The complete quote reads: "Mrs. Lincoln is not going out to the fortifications today; only to the hospitals.   She rarely takes outside company with her upon these errands, and she thereby loses opportunities.   If she were worldly wise she would carry newspaper correspondents, from two to five, of both sexes, every time she went, and she would have them take shorthand notes of what she says to the sick soldiers and of what the sick soldiers say to her.   Then she would bring the writers back to the White House, and give them some cake and -and coffee, as a rule, and show them the conservatory."

  1. Author's note:   Lincoln resisted greatly but eventually gave in when she threw one of her "hysterical fits." Herman Kreisman was waiting to see Lincoln, who explained, " Kreisman, she will not let me go until I promise her an office for one of her friends."   Michael Burlingame, Honest Abe, Dishonest Mary, Historical Bulletin No. 50, p. 10.   Hertz, The Hidden Lincoln, 260, 344.   Henderson received the appointment but was later indicted by a federal court for using his customs post to defraud the US government.

                From Hertz, The Hidden Lincoln, 260: Letter from W. H. Herndon, February 5, 1891:

                "Friend Jesse

                I want to give you a kind of bribery story about Mr. and Mrs. Lincoln which took place soon after Lincoln was elected President.   The story comes through Hermann Kreismann, who was appointed by Lincoln secretary of legation, when Judd was appointed Misnister to Germany.   Kriesmann is a gentleman and can be relied on.   The story is as follows.   One Henderson of New York wished to be appointed to some office in the Custom House of New York.   To get the office he sent to Mrs. Lincoln, in care of some jewlery house in this city, a diamond brooch to be given to her upon the condition that he could get the promise of the office from Mrs. L.   Kriesmann and Judd come to Springfield on some important business and were to meet Lincoln at some place by appointment, but he did not come as agreed, Mrs Lincoln having cornered him and he could not get away.   Mrs Lincoln got the diamond brooch, having promised Henderson to get the office for him.   Kriesmann was dispatched to hunt up Lincoln.   He went to Lincoln's house and was ushered in, in a hurry and probably by the servant, she not telling Mr. and Mrs. Kriesmann found Mrs. L. in a hysterical fit, cutting up like a crazy woman.   She was begging Lincoln to appoint Henderson.   Lincoln refused several times but Mrs. L. kept up her yells, her hysterical fit, till Lincoln, in order to get rid of the woman and quiet the fit, did promise Mrs. L. that Henderson should have the office, and Henderson got it according to promise.   Henderson was subsequently indicted in the United States court for defrauding the government but was acquited on some technical point."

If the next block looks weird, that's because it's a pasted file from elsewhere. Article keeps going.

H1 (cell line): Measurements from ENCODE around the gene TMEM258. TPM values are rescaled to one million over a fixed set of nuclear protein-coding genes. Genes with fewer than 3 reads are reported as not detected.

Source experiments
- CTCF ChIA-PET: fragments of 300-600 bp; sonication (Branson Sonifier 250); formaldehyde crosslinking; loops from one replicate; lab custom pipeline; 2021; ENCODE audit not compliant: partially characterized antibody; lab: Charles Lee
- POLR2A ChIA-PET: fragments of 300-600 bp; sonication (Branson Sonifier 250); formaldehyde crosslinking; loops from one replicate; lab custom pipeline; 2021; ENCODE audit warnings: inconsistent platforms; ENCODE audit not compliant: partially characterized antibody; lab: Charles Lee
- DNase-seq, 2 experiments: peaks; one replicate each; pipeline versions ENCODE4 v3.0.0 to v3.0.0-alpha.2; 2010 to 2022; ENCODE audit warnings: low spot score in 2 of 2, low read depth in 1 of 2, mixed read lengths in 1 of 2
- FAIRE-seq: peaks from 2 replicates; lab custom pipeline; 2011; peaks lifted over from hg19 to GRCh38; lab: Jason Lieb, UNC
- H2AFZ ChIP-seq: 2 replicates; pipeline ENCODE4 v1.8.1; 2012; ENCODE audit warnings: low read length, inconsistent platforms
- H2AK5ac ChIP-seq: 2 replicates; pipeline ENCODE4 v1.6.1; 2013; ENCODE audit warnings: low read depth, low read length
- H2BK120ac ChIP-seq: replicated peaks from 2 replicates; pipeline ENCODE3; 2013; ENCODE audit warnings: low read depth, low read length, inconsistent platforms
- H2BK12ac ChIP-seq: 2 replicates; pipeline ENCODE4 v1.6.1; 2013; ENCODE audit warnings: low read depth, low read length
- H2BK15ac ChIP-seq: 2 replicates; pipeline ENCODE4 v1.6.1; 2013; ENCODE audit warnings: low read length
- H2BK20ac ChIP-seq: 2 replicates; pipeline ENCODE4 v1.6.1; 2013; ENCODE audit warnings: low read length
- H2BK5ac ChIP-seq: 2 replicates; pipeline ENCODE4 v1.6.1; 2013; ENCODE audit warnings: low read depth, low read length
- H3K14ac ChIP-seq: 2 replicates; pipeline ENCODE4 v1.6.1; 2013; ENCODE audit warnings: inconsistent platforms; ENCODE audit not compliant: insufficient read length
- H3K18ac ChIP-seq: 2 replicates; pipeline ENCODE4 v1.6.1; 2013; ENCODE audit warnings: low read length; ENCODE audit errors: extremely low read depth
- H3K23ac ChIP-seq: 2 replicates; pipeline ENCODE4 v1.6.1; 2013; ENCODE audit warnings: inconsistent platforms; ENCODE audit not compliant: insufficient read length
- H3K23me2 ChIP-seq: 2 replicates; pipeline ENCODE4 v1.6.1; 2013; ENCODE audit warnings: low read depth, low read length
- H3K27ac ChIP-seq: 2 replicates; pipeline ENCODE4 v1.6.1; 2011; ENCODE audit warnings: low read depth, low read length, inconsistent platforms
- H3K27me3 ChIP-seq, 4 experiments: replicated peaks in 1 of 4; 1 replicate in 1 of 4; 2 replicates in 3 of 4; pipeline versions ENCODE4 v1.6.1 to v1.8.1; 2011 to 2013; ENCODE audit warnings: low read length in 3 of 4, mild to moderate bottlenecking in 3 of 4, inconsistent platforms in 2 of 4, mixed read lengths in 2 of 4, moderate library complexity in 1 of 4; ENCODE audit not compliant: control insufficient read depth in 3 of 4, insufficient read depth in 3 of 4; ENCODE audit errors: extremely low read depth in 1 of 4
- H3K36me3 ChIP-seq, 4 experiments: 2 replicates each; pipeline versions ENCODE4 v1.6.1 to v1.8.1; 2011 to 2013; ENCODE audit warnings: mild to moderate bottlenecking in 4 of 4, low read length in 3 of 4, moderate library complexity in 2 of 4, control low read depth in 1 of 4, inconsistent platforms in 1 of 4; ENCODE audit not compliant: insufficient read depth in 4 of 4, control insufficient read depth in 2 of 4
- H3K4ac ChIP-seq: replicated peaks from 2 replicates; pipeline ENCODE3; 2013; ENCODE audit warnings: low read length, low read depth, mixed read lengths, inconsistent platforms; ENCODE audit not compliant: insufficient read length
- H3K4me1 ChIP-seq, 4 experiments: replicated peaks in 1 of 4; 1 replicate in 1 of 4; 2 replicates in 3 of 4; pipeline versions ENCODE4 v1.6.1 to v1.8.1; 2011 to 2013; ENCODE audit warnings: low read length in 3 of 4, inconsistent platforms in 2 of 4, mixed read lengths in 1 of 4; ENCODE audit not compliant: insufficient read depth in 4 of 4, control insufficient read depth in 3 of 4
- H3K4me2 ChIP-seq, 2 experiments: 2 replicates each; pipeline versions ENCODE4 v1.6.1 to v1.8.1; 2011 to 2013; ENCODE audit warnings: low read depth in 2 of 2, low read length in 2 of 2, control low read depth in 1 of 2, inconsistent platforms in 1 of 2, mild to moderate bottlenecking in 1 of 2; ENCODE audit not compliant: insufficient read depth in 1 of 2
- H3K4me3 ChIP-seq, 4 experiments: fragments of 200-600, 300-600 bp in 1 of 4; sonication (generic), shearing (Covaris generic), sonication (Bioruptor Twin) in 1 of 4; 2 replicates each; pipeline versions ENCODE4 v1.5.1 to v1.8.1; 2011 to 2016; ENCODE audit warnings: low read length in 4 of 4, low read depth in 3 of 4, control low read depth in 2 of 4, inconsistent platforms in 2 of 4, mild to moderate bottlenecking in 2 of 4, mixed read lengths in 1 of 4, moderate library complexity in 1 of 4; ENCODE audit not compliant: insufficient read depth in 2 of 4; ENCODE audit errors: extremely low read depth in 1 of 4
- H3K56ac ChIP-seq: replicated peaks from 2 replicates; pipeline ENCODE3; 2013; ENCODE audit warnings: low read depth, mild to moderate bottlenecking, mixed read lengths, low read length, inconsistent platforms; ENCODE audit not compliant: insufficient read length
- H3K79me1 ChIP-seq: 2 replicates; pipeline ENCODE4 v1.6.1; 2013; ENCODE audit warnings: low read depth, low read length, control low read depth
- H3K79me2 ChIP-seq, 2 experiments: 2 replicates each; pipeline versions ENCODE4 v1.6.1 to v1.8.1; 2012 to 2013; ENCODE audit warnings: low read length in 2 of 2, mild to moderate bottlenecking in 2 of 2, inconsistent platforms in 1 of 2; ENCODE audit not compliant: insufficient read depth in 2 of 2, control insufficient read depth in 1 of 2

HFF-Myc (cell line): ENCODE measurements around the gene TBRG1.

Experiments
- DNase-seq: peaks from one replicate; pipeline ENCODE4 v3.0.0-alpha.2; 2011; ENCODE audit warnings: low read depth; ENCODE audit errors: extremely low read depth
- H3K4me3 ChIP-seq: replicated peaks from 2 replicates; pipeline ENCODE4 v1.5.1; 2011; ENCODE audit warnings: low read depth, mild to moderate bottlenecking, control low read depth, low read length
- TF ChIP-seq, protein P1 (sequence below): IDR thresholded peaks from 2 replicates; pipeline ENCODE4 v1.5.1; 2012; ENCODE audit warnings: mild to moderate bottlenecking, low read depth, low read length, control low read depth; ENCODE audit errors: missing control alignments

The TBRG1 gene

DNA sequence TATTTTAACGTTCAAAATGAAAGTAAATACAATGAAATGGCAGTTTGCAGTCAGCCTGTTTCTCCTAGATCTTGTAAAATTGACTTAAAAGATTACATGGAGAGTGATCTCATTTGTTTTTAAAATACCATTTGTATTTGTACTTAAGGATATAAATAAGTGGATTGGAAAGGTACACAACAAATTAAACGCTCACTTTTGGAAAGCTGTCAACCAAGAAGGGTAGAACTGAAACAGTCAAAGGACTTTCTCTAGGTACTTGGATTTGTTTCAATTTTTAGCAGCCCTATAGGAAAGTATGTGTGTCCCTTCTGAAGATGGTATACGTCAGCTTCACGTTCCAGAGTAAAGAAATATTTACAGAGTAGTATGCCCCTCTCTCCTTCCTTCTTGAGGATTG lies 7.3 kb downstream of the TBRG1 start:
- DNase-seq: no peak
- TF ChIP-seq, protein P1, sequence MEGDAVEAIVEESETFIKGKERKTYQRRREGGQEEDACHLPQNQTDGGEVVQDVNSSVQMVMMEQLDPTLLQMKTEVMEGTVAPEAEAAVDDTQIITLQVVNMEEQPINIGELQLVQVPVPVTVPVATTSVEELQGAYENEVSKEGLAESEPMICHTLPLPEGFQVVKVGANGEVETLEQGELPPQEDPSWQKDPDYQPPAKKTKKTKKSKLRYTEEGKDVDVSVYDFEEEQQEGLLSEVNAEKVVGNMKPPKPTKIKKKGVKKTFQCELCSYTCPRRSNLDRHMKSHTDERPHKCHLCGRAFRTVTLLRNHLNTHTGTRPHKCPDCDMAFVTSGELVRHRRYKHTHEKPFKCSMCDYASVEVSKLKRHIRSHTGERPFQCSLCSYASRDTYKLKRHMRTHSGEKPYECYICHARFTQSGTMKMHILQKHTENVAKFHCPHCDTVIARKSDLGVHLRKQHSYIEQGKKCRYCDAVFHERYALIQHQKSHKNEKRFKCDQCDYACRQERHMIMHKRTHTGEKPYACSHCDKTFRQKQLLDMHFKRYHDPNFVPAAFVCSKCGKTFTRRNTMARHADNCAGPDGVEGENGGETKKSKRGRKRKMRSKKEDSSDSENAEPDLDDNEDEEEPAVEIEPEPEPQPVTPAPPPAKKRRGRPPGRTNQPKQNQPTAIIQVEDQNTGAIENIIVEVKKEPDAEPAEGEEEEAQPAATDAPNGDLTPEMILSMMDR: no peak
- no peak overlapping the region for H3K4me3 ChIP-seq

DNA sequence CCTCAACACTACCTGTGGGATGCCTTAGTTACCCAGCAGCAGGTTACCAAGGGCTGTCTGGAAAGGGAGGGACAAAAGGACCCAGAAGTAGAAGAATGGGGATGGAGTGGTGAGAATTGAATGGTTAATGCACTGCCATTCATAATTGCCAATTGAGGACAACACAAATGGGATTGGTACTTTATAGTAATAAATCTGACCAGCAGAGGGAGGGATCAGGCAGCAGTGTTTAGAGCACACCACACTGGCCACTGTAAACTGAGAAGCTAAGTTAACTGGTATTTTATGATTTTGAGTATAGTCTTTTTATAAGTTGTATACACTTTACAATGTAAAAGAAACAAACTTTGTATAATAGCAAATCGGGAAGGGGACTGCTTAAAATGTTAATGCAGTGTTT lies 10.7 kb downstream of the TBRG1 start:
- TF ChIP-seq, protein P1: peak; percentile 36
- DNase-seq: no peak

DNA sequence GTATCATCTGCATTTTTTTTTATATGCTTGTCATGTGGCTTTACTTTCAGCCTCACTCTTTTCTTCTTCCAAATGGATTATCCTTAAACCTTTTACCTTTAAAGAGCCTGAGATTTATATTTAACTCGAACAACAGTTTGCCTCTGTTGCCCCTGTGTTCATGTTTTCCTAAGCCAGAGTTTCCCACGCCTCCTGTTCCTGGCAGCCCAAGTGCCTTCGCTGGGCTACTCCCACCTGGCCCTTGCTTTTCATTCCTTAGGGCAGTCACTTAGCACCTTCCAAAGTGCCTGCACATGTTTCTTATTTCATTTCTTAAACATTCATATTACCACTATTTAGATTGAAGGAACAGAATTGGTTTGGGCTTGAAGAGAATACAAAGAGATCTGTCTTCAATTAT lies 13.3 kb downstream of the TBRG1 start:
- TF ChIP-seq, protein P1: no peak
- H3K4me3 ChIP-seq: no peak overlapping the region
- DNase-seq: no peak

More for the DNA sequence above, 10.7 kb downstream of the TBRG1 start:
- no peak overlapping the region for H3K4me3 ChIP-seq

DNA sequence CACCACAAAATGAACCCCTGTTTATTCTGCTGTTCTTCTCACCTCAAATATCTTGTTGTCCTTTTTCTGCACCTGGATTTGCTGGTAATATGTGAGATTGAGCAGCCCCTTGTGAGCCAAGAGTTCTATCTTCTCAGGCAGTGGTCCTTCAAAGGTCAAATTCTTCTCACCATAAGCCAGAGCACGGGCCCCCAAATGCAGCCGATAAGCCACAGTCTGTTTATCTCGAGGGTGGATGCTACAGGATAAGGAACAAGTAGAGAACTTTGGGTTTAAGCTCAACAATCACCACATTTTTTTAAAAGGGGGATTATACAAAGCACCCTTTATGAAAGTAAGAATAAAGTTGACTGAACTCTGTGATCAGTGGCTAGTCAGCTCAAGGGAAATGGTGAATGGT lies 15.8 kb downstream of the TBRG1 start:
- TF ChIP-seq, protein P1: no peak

1. Keckley, Behind the Scenes, 151.

“Hundreds of appointees are getting immensely rich off the patronage of my husband, and it is but fair that they should help me out of my embarrassment.   I will make a demand of them and…they cannot refuse to advance whatever money I require.”

A slightly more complete quote reads: "Mrs. Lincoln sometimes feared that the politicians would get hold of the particulars of her debts, and use them in the Presidential campaign against her husband; and when this thought occurred to her, she was almost crazy with anxiety and fear.

                When in one of those excited moods she would fiercely exclaim-

                'The Republican politicians must pay my debts.   Hundreds of them are getting immensely rich off the patronage of my husband, and it is but fair that they should help me out of my embarrassment.   I will make a demand of them, and when I tell them the facts they cannot refuse to advance whatever money I require.'"

 

  1. Ibid, 204.   For validation of the Illinois governor's yearly salary of fifteen-hundred dollars. see Donald's Lincoln's Herndon, 192.

  2. Burlingame, Honest Abe, Dishonest Mary, 20.  

From the text: “This particular dealer refused, losing the sale, but that was unusual.”

  1. Burlingame, Honest Abe, Dishonest Mary, 19.

“…the overcharge was made to disguise the unspecified items.”

  1. Baker, Mary Todd Lincoln, 187.

“The china she actually charged came to $3,195, including a separate set for herself.”

A slightly more complete quote reads: "The exact cost of her refurbishing remains uncertain, though it was soon embarrassingly clear that Mrs. President Lincoln had overspent the $20,000 four-year allowance in less than a year.   Or, more accurately, William Wood had, for he was in charge of the accounts.   The $6,000 annual budget available for invisible necessaries such as repairs to the pipes and the leaky north side roof was gone, too.